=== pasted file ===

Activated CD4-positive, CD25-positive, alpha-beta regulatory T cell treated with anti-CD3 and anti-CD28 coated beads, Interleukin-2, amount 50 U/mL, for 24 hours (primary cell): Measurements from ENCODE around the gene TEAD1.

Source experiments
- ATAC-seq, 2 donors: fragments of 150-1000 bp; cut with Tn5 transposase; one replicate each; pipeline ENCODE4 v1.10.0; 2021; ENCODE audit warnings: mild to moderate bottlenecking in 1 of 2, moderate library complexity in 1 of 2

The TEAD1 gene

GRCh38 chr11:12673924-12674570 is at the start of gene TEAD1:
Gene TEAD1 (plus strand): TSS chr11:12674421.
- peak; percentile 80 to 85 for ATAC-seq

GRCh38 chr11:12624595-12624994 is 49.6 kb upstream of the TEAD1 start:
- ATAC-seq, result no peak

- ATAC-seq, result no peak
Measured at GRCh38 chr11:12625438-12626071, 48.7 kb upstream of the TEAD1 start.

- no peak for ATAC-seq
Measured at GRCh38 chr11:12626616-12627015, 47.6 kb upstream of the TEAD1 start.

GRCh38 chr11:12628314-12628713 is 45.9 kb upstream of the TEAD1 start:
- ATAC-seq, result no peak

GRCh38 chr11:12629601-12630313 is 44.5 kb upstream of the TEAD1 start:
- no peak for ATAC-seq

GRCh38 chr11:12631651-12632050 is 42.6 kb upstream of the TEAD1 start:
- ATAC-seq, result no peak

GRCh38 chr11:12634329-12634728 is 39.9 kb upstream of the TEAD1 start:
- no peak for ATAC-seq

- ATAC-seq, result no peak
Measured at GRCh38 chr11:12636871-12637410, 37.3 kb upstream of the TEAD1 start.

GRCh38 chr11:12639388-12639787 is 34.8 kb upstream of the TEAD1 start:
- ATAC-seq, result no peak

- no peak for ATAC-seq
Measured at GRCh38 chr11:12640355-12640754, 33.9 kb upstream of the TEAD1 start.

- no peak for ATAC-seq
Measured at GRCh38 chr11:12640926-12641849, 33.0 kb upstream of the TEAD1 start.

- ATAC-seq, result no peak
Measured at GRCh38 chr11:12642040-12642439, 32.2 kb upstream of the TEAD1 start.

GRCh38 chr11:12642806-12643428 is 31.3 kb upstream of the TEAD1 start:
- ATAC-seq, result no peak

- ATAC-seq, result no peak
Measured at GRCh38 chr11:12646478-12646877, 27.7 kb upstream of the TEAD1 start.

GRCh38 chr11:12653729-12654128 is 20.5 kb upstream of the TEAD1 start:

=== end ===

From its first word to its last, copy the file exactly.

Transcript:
Activated CD4-positive, CD25-positive, alpha-beta regulatory T cell treated with anti-CD3 and anti-CD28 coated beads, Interleukin-2, amount 50 U/mL, for 24 hours (primary cell): Measurements from ENCODE around the gene TEAD1.

Source experiments
- ATAC-seq, 2 donors: fragments of 150-1000 bp; cut with Tn5 transposase; one replicate each; pipeline ENCODE4 v1.10.0; 2021; ENCODE audit warnings: mild to moderate bottlenecking in 1 of 2, moderate library complexity in 1 of 2

The TEAD1 gene

GRCh38 chr11:12673924-12674570 is at the start of gene TEAD1:
Gene TEAD1 (plus strand): TSS chr11:12674421.
- peak; percentile 80 to 85 for ATAC-seq

GRCh38 chr11:12624595-12624994 is 49.6 kb upstream of the TEAD1 start:
- ATAC-seq, result no peak

- ATAC-seq, result no peak
Measured at GRCh38 chr11:12625438-12626071, 48.7 kb upstream of the TEAD1 start.

- no peak for ATAC-seq
Measured at GRCh38 chr11:12626616-12627015, 47.6 kb upstream of the TEAD1 start.

GRCh38 chr11:12628314-12628713 is 45.9 kb upstream of the TEAD1 start:
- ATAC-seq, result no peak

GRCh38 chr11:12629601-12630313 is 44.5 kb upstream of the TEAD1 start:
- no peak for ATAC-seq

GRCh38 chr11:12631651-12632050 is 42.6 kb upstream of the TEAD1 start:
- ATAC-seq, result no peak

GRCh38 chr11:12634329-12634728 is 39.9 kb upstream of the TEAD1 start:
- no peak for ATAC-seq

- ATAC-seq, result no peak
Measured at GRCh38 chr11:12636871-12637410, 37.3 kb upstream of the TEAD1 start.

GRCh38 chr11:12639388-12639787 is 34.8 kb upstream of the TEAD1 start:
- ATAC-seq, result no peak

- no peak for ATAC-seq
Measured at GRCh38 chr11:12640355-12640754, 33.9 kb upstream of the TEAD1 start.

- no peak for ATAC-seq
Measured at GRCh38 chr11:12640926-12641849, 33.0 kb upstream of the TEAD1 start.

- ATAC-seq, result no peak
Measured at GRCh38 chr11:12642040-12642439, 32.2 kb upstream of the TEAD1 start.

GRCh38 chr11:12642806-12643428 is 31.3 kb upstream of the TEAD1 start:
- ATAC-seq, result no peak

- ATAC-seq, result no peak
Measured at GRCh38 chr11:12646478-12646877, 27.7 kb upstream of the TEAD1 start.

GRCh38 chr11:12653729-12654128 is 20.5 kb upstream of the TEAD1 start: